Militias, Martyrs and McVeigh, Oh My!
This has been a very eventful week in the Bunkerville Retrial of four defendants. The prosecution has demonized these good men at every turn. They have portrayed them as lawless militia, anti-government radicals, and immoral propagandists.
by Shari Dovale
“I Guess I Was Wrong”
The week began with more government agents taking the witness stand to tell how afraid they were of these gun-totin’ cowboys. BLM Special Agent Robert Shilaikis took some video of the events on April 12, 2014, because he was expecting a gunfight and wanted documentation. He was afraid that memories would fade over time.
He did not video record any protesters firing weapons. He admitted that some of his commentary of the videos was based on reviewing the footage later, not on what he saw at the time. He had to clarify some of his commentary, and his identification, as he was shown to be mistaken during his testimony.
“I Guess I Was Wrong,” he would say at least twice when confronted with his own video proof contradicting his testimony.
Shilaikis showed his bias repeatedly during his testimony, and the defense called him out on it. Profiling everyone as militia based on their clothing was a point for the defense to grill him on. He testified as to the defendants “ideology” and was asked how he could “see” that on the videos?
Judge Gloria Navarro jumped in on the bias when the defense attempted to compare and contrast the witnesses statements towards the defendants when they began to question the witness about Special Agent in Charge Dan Love, and his dress of camo, tactical gear, and a black hat turned backwards on his head. After all, they had demonized “Black Hat” Eric Parker over these very points. The theory put forth was that, by turning his ball cap around, Parker was ready to shoot his long gun.
Judge Navarro wasn’t having that in her courtroom and refused to allow the testimony.
“Sling Your Long Guns”
The jury picked up on several points and asked Shilaikis if anyone pointed a weapon at him. Of course, he had to admit that they did not. The jury also wanted to know about the order to “Sling Your Long Guns” and whether that was meant for just the BLM or all Law Enforcement.
Shilaikis attempted to imply that the order to “Sling” their long guns was more of a suggestion, and that it was a discretionary order. “Each law enforcement officer can make the decision to put away their long gun based on what they perceive as a threat.”
The defense jumped all over that one and the jury did not seem to buy it either.
AUSA Myhre used Special Agent Willis to introduce multiple photos that depicted the same thing. How many times can you see the same picture and not call it “cumulative”? They introduced several photos as evidence that they did not take, but downloaded from various sites on the internet.
Evidence was introduced from the “Frontline” documentary aired on PBS in May 2017. This brings up questions of how PBS was able to obtain sealed discovery for this show. The court is not addressing this issue, but the people want to know.
The prosecutors do not plan to prosecute PBS for releasing sealed discovery evidence. How about they release the rest of the evidence for the public to review?
Another unusual event this week, when a juror was questioned this week about a text message she received from an outside source concerning this trial. The message said, “You have 2 hours more to finished. Pass death sentence on this prisoner.” The juror immediately brought it to the court’s attention and said it would not affect her ability to be impartial. The court accepted that.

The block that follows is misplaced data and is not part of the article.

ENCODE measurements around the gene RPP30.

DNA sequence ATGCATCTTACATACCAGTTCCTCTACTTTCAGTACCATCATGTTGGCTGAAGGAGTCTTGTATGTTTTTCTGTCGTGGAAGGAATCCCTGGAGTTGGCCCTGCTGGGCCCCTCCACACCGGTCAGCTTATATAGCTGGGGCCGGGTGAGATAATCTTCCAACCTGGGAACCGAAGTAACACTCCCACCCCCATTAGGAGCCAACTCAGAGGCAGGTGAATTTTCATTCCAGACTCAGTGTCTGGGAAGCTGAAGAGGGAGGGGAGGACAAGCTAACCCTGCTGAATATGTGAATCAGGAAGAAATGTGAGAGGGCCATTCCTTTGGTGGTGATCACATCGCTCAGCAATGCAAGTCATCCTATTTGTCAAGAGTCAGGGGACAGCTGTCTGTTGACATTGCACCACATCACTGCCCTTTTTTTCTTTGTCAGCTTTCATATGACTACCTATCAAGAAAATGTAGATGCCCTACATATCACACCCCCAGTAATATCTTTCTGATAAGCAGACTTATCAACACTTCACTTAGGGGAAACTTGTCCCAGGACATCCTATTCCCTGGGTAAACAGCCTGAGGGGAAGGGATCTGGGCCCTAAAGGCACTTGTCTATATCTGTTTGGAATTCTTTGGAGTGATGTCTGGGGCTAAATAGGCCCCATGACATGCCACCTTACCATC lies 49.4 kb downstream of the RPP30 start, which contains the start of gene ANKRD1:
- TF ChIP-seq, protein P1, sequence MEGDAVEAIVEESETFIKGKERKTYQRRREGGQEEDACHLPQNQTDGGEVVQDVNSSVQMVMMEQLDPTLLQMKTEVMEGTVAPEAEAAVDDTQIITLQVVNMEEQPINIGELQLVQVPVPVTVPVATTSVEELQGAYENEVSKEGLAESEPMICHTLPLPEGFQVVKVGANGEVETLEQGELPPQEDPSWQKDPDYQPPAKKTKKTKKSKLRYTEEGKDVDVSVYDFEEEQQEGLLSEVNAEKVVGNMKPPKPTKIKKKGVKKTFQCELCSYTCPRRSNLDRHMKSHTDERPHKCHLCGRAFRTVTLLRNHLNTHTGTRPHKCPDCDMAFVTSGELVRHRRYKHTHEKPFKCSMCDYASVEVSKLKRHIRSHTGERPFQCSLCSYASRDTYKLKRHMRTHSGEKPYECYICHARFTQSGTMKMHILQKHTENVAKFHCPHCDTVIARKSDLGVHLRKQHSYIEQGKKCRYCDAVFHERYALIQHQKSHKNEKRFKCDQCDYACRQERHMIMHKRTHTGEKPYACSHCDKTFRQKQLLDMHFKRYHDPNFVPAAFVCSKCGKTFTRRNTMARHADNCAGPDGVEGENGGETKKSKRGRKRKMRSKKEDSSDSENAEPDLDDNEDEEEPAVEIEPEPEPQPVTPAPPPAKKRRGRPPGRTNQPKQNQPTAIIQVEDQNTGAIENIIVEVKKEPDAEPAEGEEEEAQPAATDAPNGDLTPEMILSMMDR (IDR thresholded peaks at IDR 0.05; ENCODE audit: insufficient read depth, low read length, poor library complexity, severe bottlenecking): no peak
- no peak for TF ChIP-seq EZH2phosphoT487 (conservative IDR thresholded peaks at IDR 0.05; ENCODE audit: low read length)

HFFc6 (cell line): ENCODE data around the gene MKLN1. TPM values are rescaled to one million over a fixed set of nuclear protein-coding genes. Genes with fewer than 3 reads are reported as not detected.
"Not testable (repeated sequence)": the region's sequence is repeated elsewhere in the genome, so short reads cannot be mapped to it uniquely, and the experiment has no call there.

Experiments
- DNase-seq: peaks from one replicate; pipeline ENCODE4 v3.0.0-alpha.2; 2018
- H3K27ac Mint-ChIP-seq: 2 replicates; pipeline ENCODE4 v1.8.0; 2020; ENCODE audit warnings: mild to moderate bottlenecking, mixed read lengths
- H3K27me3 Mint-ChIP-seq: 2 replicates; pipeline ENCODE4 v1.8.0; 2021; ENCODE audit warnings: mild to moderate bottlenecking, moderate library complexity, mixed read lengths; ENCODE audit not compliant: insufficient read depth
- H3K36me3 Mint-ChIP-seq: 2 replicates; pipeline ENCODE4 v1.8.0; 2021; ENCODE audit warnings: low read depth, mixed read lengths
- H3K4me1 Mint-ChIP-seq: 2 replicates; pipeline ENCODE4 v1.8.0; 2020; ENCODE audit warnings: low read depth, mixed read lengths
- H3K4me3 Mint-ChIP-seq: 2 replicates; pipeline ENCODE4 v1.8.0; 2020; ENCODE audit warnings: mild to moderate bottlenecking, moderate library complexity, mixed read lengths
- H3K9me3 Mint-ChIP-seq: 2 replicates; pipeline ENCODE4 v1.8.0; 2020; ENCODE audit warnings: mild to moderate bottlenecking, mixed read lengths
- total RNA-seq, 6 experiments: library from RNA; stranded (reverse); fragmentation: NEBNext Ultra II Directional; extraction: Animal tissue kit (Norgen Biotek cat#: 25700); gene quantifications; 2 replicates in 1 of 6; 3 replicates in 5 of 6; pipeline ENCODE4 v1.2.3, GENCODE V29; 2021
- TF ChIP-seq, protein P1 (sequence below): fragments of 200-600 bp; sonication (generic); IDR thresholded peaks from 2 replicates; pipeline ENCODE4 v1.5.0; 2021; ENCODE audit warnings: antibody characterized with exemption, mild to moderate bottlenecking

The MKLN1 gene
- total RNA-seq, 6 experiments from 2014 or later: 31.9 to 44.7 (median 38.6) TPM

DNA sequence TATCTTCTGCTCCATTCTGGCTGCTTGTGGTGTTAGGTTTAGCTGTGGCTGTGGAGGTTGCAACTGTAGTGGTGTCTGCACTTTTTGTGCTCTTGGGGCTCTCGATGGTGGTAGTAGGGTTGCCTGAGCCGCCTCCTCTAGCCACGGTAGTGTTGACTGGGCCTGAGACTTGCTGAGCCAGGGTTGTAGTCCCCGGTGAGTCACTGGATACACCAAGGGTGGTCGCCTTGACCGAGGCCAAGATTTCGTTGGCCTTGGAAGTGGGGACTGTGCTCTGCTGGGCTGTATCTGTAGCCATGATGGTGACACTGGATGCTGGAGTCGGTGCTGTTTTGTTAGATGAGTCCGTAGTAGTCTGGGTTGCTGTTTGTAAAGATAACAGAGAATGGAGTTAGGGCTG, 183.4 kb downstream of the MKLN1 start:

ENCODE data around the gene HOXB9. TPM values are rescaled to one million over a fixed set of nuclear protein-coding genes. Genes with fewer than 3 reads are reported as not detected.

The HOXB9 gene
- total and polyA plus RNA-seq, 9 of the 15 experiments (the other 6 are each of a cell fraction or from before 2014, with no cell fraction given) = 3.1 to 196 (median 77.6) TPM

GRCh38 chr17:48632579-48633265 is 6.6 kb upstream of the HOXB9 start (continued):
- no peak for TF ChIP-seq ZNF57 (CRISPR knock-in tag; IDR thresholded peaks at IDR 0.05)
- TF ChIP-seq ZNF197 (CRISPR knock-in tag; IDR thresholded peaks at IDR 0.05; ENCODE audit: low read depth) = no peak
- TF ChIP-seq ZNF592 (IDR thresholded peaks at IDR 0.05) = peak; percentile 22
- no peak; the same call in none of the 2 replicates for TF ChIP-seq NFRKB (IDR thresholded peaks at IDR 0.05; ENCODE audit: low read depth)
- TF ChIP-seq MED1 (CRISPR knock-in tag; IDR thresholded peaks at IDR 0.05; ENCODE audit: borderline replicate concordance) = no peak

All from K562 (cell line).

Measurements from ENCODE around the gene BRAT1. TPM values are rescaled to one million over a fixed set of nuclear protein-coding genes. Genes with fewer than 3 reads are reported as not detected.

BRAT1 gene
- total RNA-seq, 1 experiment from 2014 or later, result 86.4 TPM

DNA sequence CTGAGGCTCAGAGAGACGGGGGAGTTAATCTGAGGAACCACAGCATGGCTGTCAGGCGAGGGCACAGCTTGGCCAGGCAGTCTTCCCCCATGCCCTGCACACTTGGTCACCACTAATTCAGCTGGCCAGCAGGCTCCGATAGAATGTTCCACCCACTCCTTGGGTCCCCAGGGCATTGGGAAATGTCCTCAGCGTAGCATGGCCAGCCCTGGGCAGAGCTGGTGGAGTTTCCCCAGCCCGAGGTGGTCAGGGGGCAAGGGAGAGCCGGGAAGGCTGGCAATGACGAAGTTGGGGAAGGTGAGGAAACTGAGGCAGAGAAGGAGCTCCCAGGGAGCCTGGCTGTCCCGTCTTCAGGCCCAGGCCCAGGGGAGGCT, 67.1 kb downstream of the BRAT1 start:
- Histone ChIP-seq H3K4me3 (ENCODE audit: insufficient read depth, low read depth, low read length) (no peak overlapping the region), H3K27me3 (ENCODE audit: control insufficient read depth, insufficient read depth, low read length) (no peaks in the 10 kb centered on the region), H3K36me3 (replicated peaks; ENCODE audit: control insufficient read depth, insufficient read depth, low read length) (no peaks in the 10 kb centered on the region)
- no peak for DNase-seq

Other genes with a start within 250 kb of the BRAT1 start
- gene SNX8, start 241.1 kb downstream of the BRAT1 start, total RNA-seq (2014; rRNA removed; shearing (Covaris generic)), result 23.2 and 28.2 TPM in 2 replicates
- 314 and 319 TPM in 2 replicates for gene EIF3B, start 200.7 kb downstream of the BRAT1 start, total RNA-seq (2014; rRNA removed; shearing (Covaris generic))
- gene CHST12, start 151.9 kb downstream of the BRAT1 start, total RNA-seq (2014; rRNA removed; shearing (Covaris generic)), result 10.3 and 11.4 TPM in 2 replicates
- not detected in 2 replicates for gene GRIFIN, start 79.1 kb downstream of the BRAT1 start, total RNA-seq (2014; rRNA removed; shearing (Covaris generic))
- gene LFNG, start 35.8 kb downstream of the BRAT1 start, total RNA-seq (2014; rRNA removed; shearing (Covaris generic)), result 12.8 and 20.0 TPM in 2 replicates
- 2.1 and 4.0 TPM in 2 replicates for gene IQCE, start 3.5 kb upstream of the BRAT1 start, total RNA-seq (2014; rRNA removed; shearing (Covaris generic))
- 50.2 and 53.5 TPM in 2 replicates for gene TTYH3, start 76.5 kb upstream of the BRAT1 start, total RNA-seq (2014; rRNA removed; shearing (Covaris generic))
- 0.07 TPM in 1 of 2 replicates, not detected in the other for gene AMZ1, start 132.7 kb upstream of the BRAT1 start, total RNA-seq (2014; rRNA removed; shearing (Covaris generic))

What is an FBI Employee?
A very controversial witness took the stand by name of FBI Special Agent Sarah Gibson Draper, of Idaho. Draper was placed in charge of gathering Facebook evidence on Parker, Drexlar and Stewart.
The posts that she introduced discussed the events, but did not directly show any law breaking.
What was most interesting about her testimony was the dancing around concerning “FBI Employees”. Each time an attorney would ask about an “Agent” she would correct them to say “Employee”.
What is the difference between an FBI Agent and an FBI Employee? Draper is attempting to avoid calling them paid informants. They are employees because they are being given compensation by the government, yet they are selecting their words carefully because of the negative connotations of the word “informant”. Judge Navarro does not want that word brought up in front of the jury, and she is very heavy-handed on this issue.
I have noted there seem to have been at least 5-6 informants referenced in this case.
The jurors are not asleep on this issue. Some of their questions were specifically about whether or not the FBI “provoked” or coerced the defendants. They want to know more about this, yet seem to know that the information is being kept from them,
The McVeigh Connection
Draper introduced a Facebook post of Parker’s that was strategically redacted. They omitted references to the “Miller’s: in which Parker praised the patriots for vetting these unstable people and removing them from Bunkerville.
The post also had redactions that told of the reasons the men crouched down on the bridge as they were being “green-lighted”. This means they identified government snipers that had their weapons aimed directly at them.
What they did not omit was a reference to “McVeigh”. The purpose of the government introducing this vague reference was to get Draper to say her “belief” is that this was referring to Timothy McVeigh, and explain to the jury that he was the “Oklahoma City Bomber” that killed over a hundred people. They intention was to imply that the defendants were either connected to McVeigh himself or at least his ideology.
The Prosecutor argued, “There is really not that much difference between what they did and what McVeigh did.”
Therefore, standing on a bridge in Nevada, where no shots were fired nor any person was harmed, afraid of the government’s hundreds of agents with firearms pointed at them, is not much different from blowing up a building and killing over 100 people?